Rough Castle Fort is a Roman fort on the Antonine Wall. The wall was built around 143 AD and stretched from Bo'ness on the River Forth to Old Kilpatrick on the River Clyde. The fort is the best preserved of the 19 forts constructed along the length of the Wall. Built against the southern rear face of the Wall, the fort was defended by 6 metre thick turf ramparts and surrounded by defensive ditches. Gateways were provided through the main Wall to the north, and also through the walls on the other three sides of the fort. Causeways were then constructed across the main Antonine and secondary defensive ditches, affording easy access to and from the fort.
The fort was the second smallest on the Wall and had an area of about 4,000 square metres. The fort contained several substantial stone buildings, including a headquarters, the commander's house, barracks, a bath house and a granary. Although the original buildings have not survived, the foundations of these buildings were discovered during excavations in 1902 - 1903, 1932 and 1957 - 1961.
Inscriptions found on recovered artifacts indicate that the fort was the base for 480 men of the Cohors VI Nerviorum of Nervii, an infantry unit recruited from a north-eastern Gallic tribe. The military road on the south side of the Wall, which enabled transport between all forts, is still well defined and there is also a fine length of rampart and ditch still intact to the west.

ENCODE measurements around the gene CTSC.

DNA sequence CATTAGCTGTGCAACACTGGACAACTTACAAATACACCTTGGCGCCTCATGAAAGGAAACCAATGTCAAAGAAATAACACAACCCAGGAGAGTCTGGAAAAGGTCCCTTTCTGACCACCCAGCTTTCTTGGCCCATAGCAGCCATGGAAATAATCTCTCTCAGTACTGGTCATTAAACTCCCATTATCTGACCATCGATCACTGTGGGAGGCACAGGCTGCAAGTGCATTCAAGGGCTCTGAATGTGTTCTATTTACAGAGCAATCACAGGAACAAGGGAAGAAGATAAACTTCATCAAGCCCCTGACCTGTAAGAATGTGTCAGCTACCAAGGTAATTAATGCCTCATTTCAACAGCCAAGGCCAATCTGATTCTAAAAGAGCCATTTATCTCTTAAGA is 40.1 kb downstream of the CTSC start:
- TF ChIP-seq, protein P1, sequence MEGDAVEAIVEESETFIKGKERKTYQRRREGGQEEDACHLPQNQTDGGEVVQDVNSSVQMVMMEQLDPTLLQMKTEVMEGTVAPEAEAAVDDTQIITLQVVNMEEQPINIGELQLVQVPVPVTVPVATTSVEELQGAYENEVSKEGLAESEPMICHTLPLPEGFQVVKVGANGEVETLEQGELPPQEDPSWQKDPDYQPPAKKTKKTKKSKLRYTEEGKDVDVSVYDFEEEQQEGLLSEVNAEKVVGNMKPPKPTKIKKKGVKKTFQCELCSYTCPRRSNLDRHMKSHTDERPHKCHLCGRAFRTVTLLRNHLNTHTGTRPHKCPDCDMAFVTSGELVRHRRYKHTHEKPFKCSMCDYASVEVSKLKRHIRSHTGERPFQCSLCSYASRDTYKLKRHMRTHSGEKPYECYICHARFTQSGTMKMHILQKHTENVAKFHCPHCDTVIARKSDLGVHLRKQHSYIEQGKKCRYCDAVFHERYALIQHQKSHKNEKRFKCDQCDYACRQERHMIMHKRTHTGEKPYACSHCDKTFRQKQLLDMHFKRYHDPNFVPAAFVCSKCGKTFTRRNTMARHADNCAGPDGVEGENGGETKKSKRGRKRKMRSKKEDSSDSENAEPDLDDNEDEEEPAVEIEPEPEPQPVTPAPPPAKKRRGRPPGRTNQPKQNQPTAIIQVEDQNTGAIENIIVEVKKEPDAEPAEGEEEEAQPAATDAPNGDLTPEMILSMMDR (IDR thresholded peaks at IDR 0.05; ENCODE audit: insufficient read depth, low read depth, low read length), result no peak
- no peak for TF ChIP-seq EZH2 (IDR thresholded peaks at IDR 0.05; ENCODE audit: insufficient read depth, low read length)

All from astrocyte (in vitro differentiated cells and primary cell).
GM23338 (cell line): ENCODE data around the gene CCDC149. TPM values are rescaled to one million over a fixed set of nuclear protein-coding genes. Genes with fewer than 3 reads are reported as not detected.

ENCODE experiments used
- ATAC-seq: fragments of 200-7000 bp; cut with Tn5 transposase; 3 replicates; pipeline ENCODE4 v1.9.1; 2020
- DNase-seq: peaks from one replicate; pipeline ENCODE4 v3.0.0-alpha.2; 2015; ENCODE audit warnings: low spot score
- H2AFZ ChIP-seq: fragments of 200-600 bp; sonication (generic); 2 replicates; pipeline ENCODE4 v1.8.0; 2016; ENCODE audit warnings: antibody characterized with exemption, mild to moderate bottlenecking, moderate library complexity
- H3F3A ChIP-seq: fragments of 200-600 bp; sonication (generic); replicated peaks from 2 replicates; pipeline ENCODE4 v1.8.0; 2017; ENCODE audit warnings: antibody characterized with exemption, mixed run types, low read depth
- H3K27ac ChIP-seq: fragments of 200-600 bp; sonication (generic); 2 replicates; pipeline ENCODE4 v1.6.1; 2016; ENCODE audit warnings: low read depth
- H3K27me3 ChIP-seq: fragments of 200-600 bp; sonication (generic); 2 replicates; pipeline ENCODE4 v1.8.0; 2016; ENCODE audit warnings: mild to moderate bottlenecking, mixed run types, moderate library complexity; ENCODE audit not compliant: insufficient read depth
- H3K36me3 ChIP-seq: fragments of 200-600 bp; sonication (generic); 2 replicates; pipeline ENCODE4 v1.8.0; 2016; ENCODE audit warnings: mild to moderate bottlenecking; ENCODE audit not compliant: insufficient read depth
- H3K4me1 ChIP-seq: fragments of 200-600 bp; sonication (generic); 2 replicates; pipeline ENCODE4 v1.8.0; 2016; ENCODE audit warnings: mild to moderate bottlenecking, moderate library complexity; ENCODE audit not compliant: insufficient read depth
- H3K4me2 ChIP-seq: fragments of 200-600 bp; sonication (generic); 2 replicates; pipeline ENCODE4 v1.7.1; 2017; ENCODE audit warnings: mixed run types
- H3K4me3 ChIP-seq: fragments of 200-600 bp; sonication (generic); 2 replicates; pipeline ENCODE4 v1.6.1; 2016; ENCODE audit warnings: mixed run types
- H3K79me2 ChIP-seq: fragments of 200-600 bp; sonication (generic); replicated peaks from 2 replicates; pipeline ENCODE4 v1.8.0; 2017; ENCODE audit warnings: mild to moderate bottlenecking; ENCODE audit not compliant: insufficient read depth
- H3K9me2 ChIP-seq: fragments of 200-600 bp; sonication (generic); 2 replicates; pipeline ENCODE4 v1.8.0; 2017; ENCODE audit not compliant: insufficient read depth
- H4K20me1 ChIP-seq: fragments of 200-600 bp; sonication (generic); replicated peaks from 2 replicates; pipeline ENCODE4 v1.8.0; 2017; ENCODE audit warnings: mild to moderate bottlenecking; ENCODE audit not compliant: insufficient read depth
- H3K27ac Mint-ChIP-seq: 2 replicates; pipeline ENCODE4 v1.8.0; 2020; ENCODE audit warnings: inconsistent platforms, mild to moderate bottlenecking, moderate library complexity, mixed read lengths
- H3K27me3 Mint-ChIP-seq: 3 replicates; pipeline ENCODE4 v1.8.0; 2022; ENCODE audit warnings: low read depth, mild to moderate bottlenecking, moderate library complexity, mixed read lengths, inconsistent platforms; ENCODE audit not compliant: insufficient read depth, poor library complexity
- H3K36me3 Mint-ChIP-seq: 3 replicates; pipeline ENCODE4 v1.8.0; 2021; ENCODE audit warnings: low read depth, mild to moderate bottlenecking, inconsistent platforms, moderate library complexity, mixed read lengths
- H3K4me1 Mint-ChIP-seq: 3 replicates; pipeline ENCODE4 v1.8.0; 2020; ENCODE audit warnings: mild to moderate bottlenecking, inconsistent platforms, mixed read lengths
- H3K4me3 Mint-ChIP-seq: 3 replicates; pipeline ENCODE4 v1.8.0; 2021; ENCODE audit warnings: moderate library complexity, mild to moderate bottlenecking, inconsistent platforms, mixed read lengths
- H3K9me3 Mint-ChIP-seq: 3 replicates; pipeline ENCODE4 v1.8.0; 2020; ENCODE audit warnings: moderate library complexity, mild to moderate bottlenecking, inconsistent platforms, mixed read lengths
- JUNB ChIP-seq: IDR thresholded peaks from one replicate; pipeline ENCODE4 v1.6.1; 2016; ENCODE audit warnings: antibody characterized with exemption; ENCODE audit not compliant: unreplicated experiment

A feature of the defences at the fort, discovered during the excavations, is a series of pits lying to the north west of the causeway across the Antonine ditch. These pits, known as 'lilias', would originally have contained sharpened stakes at the bottom. The lilias were positioned to help defend the vulnerable northern gateway through the Wall. Near the fort were a turf platform (beacon platform or signalling platform) and gravel pits for building of the military road. Interesting was that the bath house was built on an annexe. The fort was defended by Nervii and Flavius Betto was a commanding officer.References:
Tyniec Benedictine abbey was founded by King Casimir the Restorer probably around 1044. Casimir decided to rebuild the newly established Kingdom of Poland, after a Pagan rebellion and a disastrous Czech raid of Duke Bretislaus I (1039). The Benedictines, invited to Tyniec by the King, were tasked with restoring order as well as cementing the position of the State and the Church. First Tyniec Abbot was Aaron, who became the Bishop of Kraków. Since there is no conclusive evidence to support the foundation date as 1040, some historians claim that the abbey was founded by Casimir the Restorer’ son, King Boleslaw II the Generous.
In the second half of the 11th century, a complex of Romanesque buildings was completed, consisting of a basilica and the abbey. In the 14th century, it was destroyed in Tatar and Czech raids, and in the 15th century it was rebuilt in Gothic style. Further remodelings took place in the 17th and 18th centuries, first in Baroque, then in Rococo style. The abbey was partly destroyed in the Swedish invasion of Poland, and soon afterwards was rebuilt, with a new library. Further destruction took place during the Bar Confederation, when Polish rebels turned the abbey into their fortress.
In 1816, Austrian authorities liquidated the abbey, and in 1821-1826, it was the seat of the Bishop of Tyniec, Grzegorz Tomasz Ziegler. The monks, however, did not return to the abbey until 1939, and in 1947, remodelling of the neglected complex was initiated. In 1968, the Church of St. Peter and Paul was once again named the seat of the abbot. The church itself consists of a Gothic presbytery and a Baroque main nave. Several altars were created by an 18th-century Italian sculptor Francesco Placidi. The church also has a late Baroque pulpit by Franciszek Jozef Mangoldt.